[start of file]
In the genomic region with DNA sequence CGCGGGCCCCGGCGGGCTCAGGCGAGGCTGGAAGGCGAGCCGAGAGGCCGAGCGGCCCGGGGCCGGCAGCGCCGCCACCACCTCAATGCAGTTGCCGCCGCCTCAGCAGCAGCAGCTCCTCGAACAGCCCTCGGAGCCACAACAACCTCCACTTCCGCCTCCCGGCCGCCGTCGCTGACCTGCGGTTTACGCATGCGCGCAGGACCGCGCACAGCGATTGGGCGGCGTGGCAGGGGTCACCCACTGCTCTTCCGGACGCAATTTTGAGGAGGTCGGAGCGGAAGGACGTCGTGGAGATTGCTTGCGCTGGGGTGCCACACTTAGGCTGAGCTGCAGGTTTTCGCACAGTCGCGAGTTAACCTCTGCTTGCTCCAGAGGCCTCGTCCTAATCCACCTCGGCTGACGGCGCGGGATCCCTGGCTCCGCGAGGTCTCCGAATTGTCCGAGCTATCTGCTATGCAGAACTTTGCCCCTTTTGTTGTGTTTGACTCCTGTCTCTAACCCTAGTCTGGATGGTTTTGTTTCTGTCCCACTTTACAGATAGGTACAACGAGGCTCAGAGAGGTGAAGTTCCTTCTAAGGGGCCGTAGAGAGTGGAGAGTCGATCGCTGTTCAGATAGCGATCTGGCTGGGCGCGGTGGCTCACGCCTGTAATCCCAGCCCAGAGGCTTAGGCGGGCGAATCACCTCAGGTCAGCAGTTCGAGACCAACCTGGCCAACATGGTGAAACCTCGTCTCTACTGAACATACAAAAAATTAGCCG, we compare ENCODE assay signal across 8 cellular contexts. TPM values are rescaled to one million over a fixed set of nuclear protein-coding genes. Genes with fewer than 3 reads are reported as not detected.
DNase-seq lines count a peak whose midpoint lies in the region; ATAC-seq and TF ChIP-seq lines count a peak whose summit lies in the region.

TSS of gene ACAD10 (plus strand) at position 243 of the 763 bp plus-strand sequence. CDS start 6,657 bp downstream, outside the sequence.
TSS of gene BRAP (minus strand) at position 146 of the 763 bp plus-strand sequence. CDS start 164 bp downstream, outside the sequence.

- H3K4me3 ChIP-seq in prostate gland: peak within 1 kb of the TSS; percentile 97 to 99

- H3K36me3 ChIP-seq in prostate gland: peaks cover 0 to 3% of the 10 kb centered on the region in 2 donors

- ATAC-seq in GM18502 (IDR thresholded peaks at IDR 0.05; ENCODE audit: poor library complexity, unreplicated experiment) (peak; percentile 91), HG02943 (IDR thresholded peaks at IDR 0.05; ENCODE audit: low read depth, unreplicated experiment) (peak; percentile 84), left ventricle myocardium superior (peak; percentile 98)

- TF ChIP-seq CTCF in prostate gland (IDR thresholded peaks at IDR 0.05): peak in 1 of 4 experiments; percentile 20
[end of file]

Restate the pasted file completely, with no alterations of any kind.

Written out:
In the genomic region with DNA sequence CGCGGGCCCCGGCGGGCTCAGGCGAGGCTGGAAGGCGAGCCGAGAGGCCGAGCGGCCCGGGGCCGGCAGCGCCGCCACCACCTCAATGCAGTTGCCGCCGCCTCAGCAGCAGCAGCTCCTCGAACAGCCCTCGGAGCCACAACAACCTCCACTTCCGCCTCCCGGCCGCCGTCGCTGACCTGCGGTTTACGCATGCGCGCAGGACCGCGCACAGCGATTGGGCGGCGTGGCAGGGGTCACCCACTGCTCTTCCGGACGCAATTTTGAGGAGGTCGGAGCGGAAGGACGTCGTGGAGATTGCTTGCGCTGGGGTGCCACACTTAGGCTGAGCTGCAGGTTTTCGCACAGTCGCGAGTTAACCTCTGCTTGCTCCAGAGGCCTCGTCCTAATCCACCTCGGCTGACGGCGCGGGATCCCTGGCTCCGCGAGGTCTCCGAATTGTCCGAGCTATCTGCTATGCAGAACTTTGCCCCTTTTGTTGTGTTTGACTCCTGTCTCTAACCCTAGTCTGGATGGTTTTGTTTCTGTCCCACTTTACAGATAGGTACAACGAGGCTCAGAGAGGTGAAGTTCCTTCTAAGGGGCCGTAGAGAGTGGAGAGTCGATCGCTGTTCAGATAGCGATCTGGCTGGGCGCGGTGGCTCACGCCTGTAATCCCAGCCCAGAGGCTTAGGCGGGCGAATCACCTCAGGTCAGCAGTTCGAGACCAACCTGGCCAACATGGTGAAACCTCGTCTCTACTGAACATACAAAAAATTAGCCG, we compare ENCODE assay signal across 8 cellular contexts. TPM values are rescaled to one million over a fixed set of nuclear protein-coding genes. Genes with fewer than 3 reads are reported as not detected.
DNase-seq lines count a peak whose midpoint lies in the region; ATAC-seq and TF ChIP-seq lines count a peak whose summit lies in the region.

TSS of gene ACAD10 (plus strand) at position 243 of the 763 bp plus-strand sequence. CDS start 6,657 bp downstream, outside the sequence.
TSS of gene BRAP (minus strand) at position 146 of the 763 bp plus-strand sequence. CDS start 164 bp downstream, outside the sequence.

- H3K4me3 ChIP-seq in prostate gland: peak within 1 kb of the TSS; percentile 97 to 99

- H3K36me3 ChIP-seq in prostate gland: peaks cover 0 to 3% of the 10 kb centered on the region in 2 donors

- ATAC-seq in GM18502 (IDR thresholded peaks at IDR 0.05; ENCODE audit: poor library complexity, unreplicated experiment) (peak; percentile 91), HG02943 (IDR thresholded peaks at IDR 0.05; ENCODE audit: low read depth, unreplicated experiment) (peak; percentile 84), left ventricle myocardium superior (peak; percentile 98)

- TF ChIP-seq CTCF in prostate gland (IDR thresholded peaks at IDR 0.05): peak in 1 of 4 experiments; percentile 20